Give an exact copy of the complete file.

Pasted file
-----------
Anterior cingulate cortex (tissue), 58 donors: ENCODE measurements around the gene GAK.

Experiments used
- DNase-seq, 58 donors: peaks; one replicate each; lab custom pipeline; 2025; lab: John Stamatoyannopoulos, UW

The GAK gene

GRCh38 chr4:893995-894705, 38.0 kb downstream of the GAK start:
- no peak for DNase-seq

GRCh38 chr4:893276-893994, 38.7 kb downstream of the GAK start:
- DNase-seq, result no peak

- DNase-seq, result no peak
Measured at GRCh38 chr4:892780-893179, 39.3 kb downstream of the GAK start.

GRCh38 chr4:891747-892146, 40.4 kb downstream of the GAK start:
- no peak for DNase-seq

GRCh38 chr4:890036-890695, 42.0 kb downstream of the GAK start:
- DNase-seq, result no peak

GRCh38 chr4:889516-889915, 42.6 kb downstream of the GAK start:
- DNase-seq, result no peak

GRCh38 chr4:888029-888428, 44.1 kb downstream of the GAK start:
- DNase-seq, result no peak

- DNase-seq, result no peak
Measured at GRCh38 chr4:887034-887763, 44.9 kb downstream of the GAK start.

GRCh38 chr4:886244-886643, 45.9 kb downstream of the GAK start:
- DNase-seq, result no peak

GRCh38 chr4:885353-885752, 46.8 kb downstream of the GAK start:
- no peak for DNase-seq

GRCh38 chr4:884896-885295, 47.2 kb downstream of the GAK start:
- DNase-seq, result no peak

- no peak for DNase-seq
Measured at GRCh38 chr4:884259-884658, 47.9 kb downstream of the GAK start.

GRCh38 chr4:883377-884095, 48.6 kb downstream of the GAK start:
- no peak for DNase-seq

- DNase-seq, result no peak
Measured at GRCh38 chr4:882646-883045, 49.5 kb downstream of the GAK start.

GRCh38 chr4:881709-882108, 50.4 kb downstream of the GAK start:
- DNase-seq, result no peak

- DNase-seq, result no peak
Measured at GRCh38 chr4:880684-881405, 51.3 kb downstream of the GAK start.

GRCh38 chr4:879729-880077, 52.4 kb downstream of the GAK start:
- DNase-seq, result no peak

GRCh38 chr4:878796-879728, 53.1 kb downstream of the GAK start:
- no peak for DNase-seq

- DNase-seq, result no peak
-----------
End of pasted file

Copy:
Anterior cingulate cortex (tissue), 58 donors: ENCODE measurements around the gene GAK.

Experiments used
- DNase-seq, 58 donors: peaks; one replicate each; lab custom pipeline; 2025; lab: John Stamatoyannopoulos, UW

The GAK gene

GRCh38 chr4:893995-894705, 38.0 kb downstream of the GAK start:
- no peak for DNase-seq

GRCh38 chr4:893276-893994, 38.7 kb downstream of the GAK start:
- DNase-seq, result no peak

- DNase-seq, result no peak
Measured at GRCh38 chr4:892780-893179, 39.3 kb downstream of the GAK start.

GRCh38 chr4:891747-892146, 40.4 kb downstream of the GAK start:
- no peak for DNase-seq

GRCh38 chr4:890036-890695, 42.0 kb downstream of the GAK start:
- DNase-seq, result no peak

GRCh38 chr4:889516-889915, 42.6 kb downstream of the GAK start:
- DNase-seq, result no peak

GRCh38 chr4:888029-888428, 44.1 kb downstream of the GAK start:
- DNase-seq, result no peak

- DNase-seq, result no peak
Measured at GRCh38 chr4:887034-887763, 44.9 kb downstream of the GAK start.

GRCh38 chr4:886244-886643, 45.9 kb downstream of the GAK start:
- DNase-seq, result no peak

GRCh38 chr4:885353-885752, 46.8 kb downstream of the GAK start:
- no peak for DNase-seq

GRCh38 chr4:884896-885295, 47.2 kb downstream of the GAK start:
- DNase-seq, result no peak

- no peak for DNase-seq
Measured at GRCh38 chr4:884259-884658, 47.9 kb downstream of the GAK start.

GRCh38 chr4:883377-884095, 48.6 kb downstream of the GAK start:
- no peak for DNase-seq

- DNase-seq, result no peak
Measured at GRCh38 chr4:882646-883045, 49.5 kb downstream of the GAK start.

GRCh38 chr4:881709-882108, 50.4 kb downstream of the GAK start:
- DNase-seq, result no peak

- DNase-seq, result no peak
Measured at GRCh38 chr4:880684-881405, 51.3 kb downstream of the GAK start.

GRCh38 chr4:879729-880077, 52.4 kb downstream of the GAK start:
- DNase-seq, result no peak

GRCh38 chr4:878796-879728, 53.1 kb downstream of the GAK start:
- no peak for DNase-seq

- DNase-seq, result no peak